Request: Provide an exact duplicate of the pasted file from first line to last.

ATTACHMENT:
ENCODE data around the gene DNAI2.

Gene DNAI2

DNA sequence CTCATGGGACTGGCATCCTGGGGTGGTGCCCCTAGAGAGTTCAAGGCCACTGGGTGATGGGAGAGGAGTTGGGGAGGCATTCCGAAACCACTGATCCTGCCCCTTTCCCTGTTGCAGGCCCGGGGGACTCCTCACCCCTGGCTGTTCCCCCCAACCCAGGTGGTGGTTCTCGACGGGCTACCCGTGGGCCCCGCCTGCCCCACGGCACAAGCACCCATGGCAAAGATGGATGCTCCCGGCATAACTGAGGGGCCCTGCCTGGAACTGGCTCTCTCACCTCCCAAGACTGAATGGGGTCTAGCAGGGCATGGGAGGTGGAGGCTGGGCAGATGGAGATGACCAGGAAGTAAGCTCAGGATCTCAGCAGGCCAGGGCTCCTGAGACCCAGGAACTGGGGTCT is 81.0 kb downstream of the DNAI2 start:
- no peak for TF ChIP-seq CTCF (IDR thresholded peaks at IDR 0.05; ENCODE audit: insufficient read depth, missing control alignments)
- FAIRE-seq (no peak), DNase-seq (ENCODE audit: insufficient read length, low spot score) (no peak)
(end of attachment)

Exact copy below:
ENCODE data around the gene DNAI2.

Gene DNAI2

DNA sequence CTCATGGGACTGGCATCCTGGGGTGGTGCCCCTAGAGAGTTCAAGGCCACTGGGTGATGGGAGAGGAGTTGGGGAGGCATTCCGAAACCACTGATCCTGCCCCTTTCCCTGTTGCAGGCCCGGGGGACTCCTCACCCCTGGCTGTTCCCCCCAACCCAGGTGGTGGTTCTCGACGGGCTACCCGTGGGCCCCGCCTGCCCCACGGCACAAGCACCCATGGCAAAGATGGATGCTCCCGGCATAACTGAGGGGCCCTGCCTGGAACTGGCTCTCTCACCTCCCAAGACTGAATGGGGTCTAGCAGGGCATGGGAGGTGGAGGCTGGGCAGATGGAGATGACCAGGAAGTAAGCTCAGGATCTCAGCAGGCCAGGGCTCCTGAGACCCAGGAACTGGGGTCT is 81.0 kb downstream of the DNAI2 start:
- no peak for TF ChIP-seq CTCF (IDR thresholded peaks at IDR 0.05; ENCODE audit: insufficient read depth, missing control alignments)
- FAIRE-seq (no peak), DNase-seq (ENCODE audit: insufficient read length, low spot score) (no peak)